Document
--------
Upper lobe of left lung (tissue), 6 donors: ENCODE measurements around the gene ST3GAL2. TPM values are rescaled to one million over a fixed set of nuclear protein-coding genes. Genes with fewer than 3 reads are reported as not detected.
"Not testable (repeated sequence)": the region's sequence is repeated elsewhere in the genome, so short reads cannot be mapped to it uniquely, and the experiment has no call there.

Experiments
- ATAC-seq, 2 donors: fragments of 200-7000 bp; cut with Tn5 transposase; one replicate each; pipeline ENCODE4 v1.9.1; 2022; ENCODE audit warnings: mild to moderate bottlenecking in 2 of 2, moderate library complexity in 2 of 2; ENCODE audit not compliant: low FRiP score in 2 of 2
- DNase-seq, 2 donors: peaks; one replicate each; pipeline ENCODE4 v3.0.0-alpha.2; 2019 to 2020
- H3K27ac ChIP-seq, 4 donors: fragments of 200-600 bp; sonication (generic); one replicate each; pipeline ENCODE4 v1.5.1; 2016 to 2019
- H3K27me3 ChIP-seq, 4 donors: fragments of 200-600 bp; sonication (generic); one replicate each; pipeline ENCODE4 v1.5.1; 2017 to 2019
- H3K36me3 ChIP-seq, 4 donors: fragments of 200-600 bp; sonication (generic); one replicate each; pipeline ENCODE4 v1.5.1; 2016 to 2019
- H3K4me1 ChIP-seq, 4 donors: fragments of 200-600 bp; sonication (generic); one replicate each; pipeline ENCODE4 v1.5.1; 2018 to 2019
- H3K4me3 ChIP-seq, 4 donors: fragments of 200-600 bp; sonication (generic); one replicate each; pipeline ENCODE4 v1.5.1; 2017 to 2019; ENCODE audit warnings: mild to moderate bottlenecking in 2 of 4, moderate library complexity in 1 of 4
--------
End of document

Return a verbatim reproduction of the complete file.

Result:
Upper lobe of left lung (tissue), 6 donors: ENCODE measurements around the gene ST3GAL2. TPM values are rescaled to one million over a fixed set of nuclear protein-coding genes. Genes with fewer than 3 reads are reported as not detected.
"Not testable (repeated sequence)": the region's sequence is repeated elsewhere in the genome, so short reads cannot be mapped to it uniquely, and the experiment has no call there.

Experiments
- ATAC-seq, 2 donors: fragments of 200-7000 bp; cut with Tn5 transposase; one replicate each; pipeline ENCODE4 v1.9.1; 2022; ENCODE audit warnings: mild to moderate bottlenecking in 2 of 2, moderate library complexity in 2 of 2; ENCODE audit not compliant: low FRiP score in 2 of 2
- DNase-seq, 2 donors: peaks; one replicate each; pipeline ENCODE4 v3.0.0-alpha.2; 2019 to 2020
- H3K27ac ChIP-seq, 4 donors: fragments of 200-600 bp; sonication (generic); one replicate each; pipeline ENCODE4 v1.5.1; 2016 to 2019
- H3K27me3 ChIP-seq, 4 donors: fragments of 200-600 bp; sonication (generic); one replicate each; pipeline ENCODE4 v1.5.1; 2017 to 2019
- H3K36me3 ChIP-seq, 4 donors: fragments of 200-600 bp; sonication (generic); one replicate each; pipeline ENCODE4 v1.5.1; 2016 to 2019
- H3K4me1 ChIP-seq, 4 donors: fragments of 200-600 bp; sonication (generic); one replicate each; pipeline ENCODE4 v1.5.1; 2018 to 2019
- H3K4me3 ChIP-seq, 4 donors: fragments of 200-600 bp; sonication (generic); one replicate each; pipeline ENCODE4 v1.5.1; 2017 to 2019; ENCODE audit warnings: mild to moderate bottlenecking in 2 of 4, moderate library complexity in 1 of 4